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Colombia: A Guaranteed Income For The Rich

Gearóid Ó Loingsigh

31 October 2009 

There exists a programme which theoretically benefits everyone but in reality only benefits a small number of rich people (not even all of them), a selection of criminals and other neíer do wells.  We are not talking about NAMA, but rather a Colombian government programme called Guaranteed Agricultural Income (AIS in Spanish).

The AIS was invented by the Ministry of Agriculture in the midst of the debate on the Free Trade Agreement (FTA) with the United States.  Various sectors of Colombian agriculture were considered to be at risk from the coming into affect of the FTA, chicken farmers, rice producers and beef producers amongst them.  All of these sectors are dominated by major companies and large landlords, but the AIS was sold on the basis of subisidies to the poor.  The FTA never came into force, but the subsidies remained.  With the passing of time the truth has come to light and it is worse than anyone could have imagined, though one piece by the Cattle and Agricultural Study Centre at the Andes university (a Colombian equivalent of Oxford / Cambridge) did point in the right direction.

The technical requirements, both financial and environmental, of the AIS automatically excluded almost all peasants from applying.  They had to have sufficient land, which is not easy in a country whose GINI index on land distribution is just under 8 (0 being an equal distribution and 1 being the most unequal distribution).  Apart from that they had to put forward a balance sheet of the project signed by a chartered accountant, the CVs of the professionals that would carry out the project and also prove that the internal rate of return on the investment would be at least 12%!  No peasant could possibly meet these conditions.  Not only that, they had to carry out climate and hydric supply studies on the land, calculate monthy potential evaporation and carry out geotechnical land surveys and agrological soil studies!  The very conditions excluded the peasants, but they were the ones the media and the then Minister Felipe Arias (otherwise known as Uribito, as he has modelled himself in a grovenly manner on his boss, even down to the mannerisms).

That the poor would not get the money came as no surprise, except to the gullible.  However, the brazen nature of the handouts to the rich took more than one aback.  The family of the banker Sarmiento Angulo (a Colombian Rockerfeller) received almost $2 millon dollars!  They were not alone, other oligarchs such as Lacoutre ($6 millon!), Vives ($3.5 millon!) were also included.  This being the Uribe regime whose initial social base was the narco-bourgeoisie meant they were also included.  Ismael Pantoja who was extradited to the US for drug trafficking received $350,000 and even people connected to the paramilitary boss alias Macaco, whose goods are being embargoed by the State were able to receive finance from the AIS.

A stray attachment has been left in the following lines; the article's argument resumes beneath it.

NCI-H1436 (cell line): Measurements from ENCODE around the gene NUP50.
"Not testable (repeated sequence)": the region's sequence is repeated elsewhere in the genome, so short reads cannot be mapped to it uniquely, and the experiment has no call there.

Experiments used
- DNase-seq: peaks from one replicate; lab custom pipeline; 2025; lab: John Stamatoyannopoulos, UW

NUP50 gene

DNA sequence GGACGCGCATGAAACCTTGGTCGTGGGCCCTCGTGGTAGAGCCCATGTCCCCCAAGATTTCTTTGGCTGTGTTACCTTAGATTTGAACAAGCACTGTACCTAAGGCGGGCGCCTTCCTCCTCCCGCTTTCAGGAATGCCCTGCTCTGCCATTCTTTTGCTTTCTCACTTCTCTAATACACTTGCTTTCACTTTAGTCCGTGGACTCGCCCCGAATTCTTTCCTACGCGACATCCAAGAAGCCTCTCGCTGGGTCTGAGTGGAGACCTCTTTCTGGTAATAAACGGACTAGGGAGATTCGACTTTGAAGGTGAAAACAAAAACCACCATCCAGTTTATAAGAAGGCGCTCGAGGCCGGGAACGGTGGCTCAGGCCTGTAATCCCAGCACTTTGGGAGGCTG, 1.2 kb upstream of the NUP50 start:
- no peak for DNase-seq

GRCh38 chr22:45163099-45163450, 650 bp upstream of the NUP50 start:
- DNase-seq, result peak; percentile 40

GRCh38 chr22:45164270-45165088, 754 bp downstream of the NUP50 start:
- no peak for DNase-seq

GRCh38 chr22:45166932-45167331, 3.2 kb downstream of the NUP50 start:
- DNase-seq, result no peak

The scandal has seen calls made for a disciplinary investigation of the ex Minister and the current one.  Though, it is not likely that it will get very far.  We are still waiting for a whole string of convictions of politicians who conspired in the murder of thousands of peasants through their membership of the paramilitaries.  A far more serious crime whose investigation has dragged on now for four years.  Even the Conservative Party, to which Felipe Arias belongs, has criticised him and said he should not be their presidential candidate.  It is lost on them that Uribe, who they still support, was behind it all.

The AIS is not the only programme to benefit the rich.  Tax exemptions cost the State some 2.75 billion dollars, around the same figure as the profits in 2008 for the banking sector (the crisis hasnít quite hit that sector here).  All this in a country that levies VAT on basic foodstuffs.  A recent study by the environmental organisation Semillas has shown that the sugar barons received $5.8 billion dollars between 1990 and 2007.  Most of that money goes to a handful of companies in one department. Valle del Cauca.

These schemes show up clearly not just the class nature of Uribeís regime based on traditional oligarchs, landlords, bankers and drug traffickers, but also the nature of the regimes that preceded his.  The massive sums of money transferred from the poor to the rich, tainted with blood and otherwise can leave no one in any doubt about the thoroughly corrupt nature of the regime.

However, if we tot it all up, it is all small change.  The budget for AIS next year will only be around $250 millon, plus another $2.75 billion in exemptions for the rich.  From their vantage point in Bogota, Cali and Medellin, the Colombian oligarchy must be looking across the atlantic in envy, wondering what it would take to steal $57 billion euros in public money!  How do you translate NAMA?  Funds for oligarchs? Funds for paramilitaries? Etc.  No matter, they havenít a patch on Fianna Fail whcn it comes to corruption.  Despite the truth behind the myths of Latin American corruption, it pales into insignificance in comparison to the gombeen version, something right wing NGOs like GOAL would do well to remember.


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